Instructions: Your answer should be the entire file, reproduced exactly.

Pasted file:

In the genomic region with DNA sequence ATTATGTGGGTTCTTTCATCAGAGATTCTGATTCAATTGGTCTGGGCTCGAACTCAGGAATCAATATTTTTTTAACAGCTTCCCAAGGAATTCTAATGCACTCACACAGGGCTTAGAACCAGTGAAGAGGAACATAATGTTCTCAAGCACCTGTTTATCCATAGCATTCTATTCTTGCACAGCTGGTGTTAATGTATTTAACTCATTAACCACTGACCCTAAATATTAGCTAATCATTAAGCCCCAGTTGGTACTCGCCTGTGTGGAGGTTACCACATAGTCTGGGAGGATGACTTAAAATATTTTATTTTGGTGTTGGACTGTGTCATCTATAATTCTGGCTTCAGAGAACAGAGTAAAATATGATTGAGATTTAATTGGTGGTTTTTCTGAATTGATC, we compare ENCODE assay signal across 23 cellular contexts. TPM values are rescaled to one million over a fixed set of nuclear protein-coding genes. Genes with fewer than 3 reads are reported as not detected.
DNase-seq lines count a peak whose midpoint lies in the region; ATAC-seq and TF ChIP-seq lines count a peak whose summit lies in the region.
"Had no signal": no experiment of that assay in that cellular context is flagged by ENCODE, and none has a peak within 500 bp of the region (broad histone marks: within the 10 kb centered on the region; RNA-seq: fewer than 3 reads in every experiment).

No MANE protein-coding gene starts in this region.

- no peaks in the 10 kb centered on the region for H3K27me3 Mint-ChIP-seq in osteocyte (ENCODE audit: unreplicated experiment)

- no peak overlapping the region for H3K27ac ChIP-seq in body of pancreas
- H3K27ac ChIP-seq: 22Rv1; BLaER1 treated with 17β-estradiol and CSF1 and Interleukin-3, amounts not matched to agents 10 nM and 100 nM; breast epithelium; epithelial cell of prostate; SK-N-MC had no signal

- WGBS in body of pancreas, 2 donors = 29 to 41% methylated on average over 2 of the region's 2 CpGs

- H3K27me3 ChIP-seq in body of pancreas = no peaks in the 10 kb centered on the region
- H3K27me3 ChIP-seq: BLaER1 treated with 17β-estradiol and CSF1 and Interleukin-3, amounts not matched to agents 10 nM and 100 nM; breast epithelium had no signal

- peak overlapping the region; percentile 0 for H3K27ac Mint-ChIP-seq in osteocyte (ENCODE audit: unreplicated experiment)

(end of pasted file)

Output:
In the genomic region with DNA sequence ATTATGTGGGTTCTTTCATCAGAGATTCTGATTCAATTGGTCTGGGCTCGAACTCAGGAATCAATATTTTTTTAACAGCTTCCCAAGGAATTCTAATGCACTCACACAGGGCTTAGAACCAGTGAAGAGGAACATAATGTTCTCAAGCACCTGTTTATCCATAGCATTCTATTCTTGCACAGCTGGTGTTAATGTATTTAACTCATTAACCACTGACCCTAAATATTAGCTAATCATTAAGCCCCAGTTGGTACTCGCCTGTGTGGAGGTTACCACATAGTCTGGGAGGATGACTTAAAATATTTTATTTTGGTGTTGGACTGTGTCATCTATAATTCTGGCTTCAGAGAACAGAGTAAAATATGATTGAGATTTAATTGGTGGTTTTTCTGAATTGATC, we compare ENCODE assay signal across 23 cellular contexts. TPM values are rescaled to one million over a fixed set of nuclear protein-coding genes. Genes with fewer than 3 reads are reported as not detected.
DNase-seq lines count a peak whose midpoint lies in the region; ATAC-seq and TF ChIP-seq lines count a peak whose summit lies in the region.
"Had no signal": no experiment of that assay in that cellular context is flagged by ENCODE, and none has a peak within 500 bp of the region (broad histone marks: within the 10 kb centered on the region; RNA-seq: fewer than 3 reads in every experiment).

No MANE protein-coding gene starts in this region.

- no peaks in the 10 kb centered on the region for H3K27me3 Mint-ChIP-seq in osteocyte (ENCODE audit: unreplicated experiment)

- no peak overlapping the region for H3K27ac ChIP-seq in body of pancreas
- H3K27ac ChIP-seq: 22Rv1; BLaER1 treated with 17β-estradiol and CSF1 and Interleukin-3, amounts not matched to agents 10 nM and 100 nM; breast epithelium; epithelial cell of prostate; SK-N-MC had no signal

- WGBS in body of pancreas, 2 donors = 29 to 41% methylated on average over 2 of the region's 2 CpGs

- H3K27me3 ChIP-seq in body of pancreas = no peaks in the 10 kb centered on the region
- H3K27me3 ChIP-seq: BLaER1 treated with 17β-estradiol and CSF1 and Interleukin-3, amounts not matched to agents 10 nM and 100 nM; breast epithelium had no signal

- peak overlapping the region; percentile 0 for H3K27ac Mint-ChIP-seq in osteocyte (ENCODE audit: unreplicated experiment)